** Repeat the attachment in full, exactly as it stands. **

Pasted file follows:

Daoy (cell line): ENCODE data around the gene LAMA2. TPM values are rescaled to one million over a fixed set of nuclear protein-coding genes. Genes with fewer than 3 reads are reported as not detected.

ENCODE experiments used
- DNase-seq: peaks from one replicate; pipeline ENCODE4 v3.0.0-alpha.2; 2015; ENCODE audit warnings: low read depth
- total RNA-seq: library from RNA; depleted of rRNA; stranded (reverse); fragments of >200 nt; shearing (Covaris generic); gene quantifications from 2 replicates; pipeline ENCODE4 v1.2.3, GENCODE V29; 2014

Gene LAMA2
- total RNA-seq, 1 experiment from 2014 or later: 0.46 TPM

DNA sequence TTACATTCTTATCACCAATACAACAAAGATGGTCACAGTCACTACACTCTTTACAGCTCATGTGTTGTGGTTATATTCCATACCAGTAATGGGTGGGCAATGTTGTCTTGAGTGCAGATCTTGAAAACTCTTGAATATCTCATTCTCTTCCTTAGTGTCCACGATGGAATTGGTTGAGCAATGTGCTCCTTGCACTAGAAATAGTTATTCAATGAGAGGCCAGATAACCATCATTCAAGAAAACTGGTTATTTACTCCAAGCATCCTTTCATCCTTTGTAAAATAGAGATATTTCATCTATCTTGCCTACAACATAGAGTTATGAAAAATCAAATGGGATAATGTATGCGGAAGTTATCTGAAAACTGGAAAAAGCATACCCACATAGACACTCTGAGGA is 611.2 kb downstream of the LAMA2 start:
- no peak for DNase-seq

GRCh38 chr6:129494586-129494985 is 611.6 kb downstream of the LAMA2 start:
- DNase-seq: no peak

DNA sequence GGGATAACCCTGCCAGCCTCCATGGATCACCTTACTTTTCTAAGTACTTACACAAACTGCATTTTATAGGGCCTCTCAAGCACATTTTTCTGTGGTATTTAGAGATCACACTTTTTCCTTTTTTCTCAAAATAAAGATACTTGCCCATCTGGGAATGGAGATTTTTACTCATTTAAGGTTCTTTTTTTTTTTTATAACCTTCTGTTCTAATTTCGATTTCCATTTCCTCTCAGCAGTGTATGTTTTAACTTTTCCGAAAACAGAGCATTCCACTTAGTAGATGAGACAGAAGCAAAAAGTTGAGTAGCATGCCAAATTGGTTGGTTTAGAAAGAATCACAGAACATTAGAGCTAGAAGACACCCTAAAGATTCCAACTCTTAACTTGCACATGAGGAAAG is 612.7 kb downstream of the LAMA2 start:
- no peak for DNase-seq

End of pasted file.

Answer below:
Daoy (cell line): ENCODE data around the gene LAMA2. TPM values are rescaled to one million over a fixed set of nuclear protein-coding genes. Genes with fewer than 3 reads are reported as not detected.

ENCODE experiments used
- DNase-seq: peaks from one replicate; pipeline ENCODE4 v3.0.0-alpha.2; 2015; ENCODE audit warnings: low read depth
- total RNA-seq: library from RNA; depleted of rRNA; stranded (reverse); fragments of >200 nt; shearing (Covaris generic); gene quantifications from 2 replicates; pipeline ENCODE4 v1.2.3, GENCODE V29; 2014

Gene LAMA2
- total RNA-seq, 1 experiment from 2014 or later: 0.46 TPM

DNA sequence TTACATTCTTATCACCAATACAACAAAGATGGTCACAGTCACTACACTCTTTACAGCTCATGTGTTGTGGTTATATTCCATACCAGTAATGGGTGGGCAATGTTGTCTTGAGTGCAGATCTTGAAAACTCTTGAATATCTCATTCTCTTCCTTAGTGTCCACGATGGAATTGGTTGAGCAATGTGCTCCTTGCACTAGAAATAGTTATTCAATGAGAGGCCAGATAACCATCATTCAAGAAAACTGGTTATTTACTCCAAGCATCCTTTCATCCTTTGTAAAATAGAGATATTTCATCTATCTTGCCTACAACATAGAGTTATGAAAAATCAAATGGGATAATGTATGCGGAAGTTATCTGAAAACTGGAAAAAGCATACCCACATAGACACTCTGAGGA is 611.2 kb downstream of the LAMA2 start:
- no peak for DNase-seq

GRCh38 chr6:129494586-129494985 is 611.6 kb downstream of the LAMA2 start:
- DNase-seq: no peak

DNA sequence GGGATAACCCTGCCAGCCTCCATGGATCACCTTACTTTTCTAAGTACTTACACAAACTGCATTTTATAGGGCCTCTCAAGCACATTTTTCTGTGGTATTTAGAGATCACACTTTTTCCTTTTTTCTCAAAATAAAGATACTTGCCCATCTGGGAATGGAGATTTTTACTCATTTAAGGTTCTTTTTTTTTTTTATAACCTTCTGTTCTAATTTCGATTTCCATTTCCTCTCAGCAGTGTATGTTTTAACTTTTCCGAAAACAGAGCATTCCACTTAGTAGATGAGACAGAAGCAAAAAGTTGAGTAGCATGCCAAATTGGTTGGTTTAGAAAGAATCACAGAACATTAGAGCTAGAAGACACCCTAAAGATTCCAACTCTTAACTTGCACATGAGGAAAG is 612.7 kb downstream of the LAMA2 start:
- no peak for DNase-seq